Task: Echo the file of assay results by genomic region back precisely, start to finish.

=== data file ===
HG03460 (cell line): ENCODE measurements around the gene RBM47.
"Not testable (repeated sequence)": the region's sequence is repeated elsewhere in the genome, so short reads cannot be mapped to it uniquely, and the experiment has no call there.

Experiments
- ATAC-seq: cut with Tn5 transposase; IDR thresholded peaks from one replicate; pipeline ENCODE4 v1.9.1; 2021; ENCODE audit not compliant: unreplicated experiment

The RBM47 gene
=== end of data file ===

HG03460 (cell line): ENCODE measurements around the gene RBM47.
"Not testable (repeated sequence)": the region's sequence is repeated elsewhere in the genome, so short reads cannot be mapped to it uniquely, and the experiment has no call there.

Experiments
- ATAC-seq: cut with Tn5 transposase; IDR thresholded peaks from one replicate; pipeline ENCODE4 v1.9.1; 2021; ENCODE audit not compliant: unreplicated experiment

The RBM47 gene